History of New England - Vol. 1

By John Gorham Palfrey | Go to book overview

CHAPTER XIII.

THE settlements north of Massachusetts, which last engaged our attention, were more or less connected with the Antinomian dispersion. The principal of those which had been made further towards the cast belonged as yet to Churchmen. David Thompson, who, under the auspices of John Mason, attempted a plantation at the mouth of the Piscataqua, soon became discouraged, and removed to an island in Boston harbor.1 A new patent having been solicited from the Council for New England2 by Gorges, Mason, and others, the enterprise was resumed, and a party of some fifty men was sent out to be employed in fishing, trade, salt-making, and farming, under the superintendence of Captain Walter Neal.3 He returned to England after about three years, and, the other partners having withdrawn themselves, the settlement fell into the hands of Mason, who reinforced it with a new supply of men and means, and gave it in charge to Francis Williams. Not. withstanding the judicious management of this agent, the undertaking still continued to be unprosperous. Mason made too free an outlay for stores, tools, arms, ammunition, and live stock, of the last of which he imported costly specimens from Denmark. His death put a sudden end to the measures on foot for retrieving his affairs in the plantation.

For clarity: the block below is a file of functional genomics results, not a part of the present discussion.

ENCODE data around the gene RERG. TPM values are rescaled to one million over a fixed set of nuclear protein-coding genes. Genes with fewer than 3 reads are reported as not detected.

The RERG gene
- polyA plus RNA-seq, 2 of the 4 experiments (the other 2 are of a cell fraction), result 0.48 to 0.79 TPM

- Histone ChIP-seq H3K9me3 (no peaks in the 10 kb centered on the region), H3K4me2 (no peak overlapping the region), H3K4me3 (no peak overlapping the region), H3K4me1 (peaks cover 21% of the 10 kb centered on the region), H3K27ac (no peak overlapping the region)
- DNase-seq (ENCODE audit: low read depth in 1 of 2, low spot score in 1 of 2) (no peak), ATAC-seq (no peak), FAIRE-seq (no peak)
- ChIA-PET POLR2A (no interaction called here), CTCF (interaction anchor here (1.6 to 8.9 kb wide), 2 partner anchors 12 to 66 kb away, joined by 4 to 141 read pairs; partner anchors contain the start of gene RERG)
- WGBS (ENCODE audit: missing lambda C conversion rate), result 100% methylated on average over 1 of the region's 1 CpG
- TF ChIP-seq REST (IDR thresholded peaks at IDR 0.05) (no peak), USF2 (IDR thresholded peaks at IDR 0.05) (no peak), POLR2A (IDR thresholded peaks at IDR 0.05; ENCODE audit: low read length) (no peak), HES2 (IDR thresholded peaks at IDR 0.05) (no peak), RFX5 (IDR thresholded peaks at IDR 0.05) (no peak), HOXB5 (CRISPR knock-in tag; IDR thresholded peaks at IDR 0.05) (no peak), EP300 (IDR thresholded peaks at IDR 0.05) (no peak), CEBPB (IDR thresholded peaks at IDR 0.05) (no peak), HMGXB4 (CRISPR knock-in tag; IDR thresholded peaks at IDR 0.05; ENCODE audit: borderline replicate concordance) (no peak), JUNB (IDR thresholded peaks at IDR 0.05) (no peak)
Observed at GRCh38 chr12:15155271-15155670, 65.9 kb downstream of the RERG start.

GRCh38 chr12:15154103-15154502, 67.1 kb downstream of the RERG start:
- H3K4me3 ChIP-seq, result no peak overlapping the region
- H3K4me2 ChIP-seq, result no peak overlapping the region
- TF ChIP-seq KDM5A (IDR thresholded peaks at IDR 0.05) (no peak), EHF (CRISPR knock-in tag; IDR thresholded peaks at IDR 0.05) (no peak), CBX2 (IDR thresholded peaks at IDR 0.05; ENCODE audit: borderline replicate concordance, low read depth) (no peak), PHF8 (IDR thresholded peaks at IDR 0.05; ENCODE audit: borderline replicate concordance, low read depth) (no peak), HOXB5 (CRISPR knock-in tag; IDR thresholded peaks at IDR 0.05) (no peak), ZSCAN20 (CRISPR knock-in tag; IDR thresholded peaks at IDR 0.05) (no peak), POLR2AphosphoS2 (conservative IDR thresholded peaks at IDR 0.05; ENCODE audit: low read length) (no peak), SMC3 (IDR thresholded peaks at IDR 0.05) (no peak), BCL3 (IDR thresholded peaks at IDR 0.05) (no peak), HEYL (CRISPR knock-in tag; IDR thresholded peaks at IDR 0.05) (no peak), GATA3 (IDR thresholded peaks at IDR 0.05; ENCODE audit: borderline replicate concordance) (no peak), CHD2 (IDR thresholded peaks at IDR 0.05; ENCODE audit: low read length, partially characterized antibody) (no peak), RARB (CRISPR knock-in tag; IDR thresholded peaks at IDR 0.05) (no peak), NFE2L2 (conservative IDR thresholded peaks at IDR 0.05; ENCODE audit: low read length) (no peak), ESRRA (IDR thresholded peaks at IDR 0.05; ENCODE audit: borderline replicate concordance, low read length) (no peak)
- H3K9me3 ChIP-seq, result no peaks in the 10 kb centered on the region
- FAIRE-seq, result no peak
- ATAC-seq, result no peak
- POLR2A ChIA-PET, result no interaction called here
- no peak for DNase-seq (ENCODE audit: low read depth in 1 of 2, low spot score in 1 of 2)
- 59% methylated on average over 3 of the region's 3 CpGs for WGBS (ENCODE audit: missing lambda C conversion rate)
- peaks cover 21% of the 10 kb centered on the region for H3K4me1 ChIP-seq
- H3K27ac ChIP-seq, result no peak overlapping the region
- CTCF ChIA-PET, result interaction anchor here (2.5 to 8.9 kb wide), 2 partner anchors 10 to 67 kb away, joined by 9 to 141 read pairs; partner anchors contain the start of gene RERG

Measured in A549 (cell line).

____________________
1
See above, pp. 205, 233.
2
The patent was the one dated November 3, 1631. See above, p. 398, note. Hubbard (215, 216) has preserved what he understood to be a copy of it.
3
See Letters of Ambrose Gibbons and others, in Farmer's edition of Belknap's New Hampshire, I. 422-432.

-522-

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History of New England - Vol. 1
Table of contents

Table of contents

  • Title Page i
  • Title Page iii
  • Preface. vii
  • List of Illustrations xviii
  • Contents - Of the First Volume. xix
  • Chapter I 1
  • Chapter II 51
  • Chapter III 101
  • Chapter IV 133
  • Chapter V 164
  • Chapter VI 198
  • Chapter VII 239
  • Chapter VIII 283
  • Chapter IX 331
  • Chapter X 383
  • Chapter XI 426
  • Chapter XII 471
  • Chapter XIII 522
  • Chapter XIV 560
  • Chapter XV 610
  • Appendix. 635
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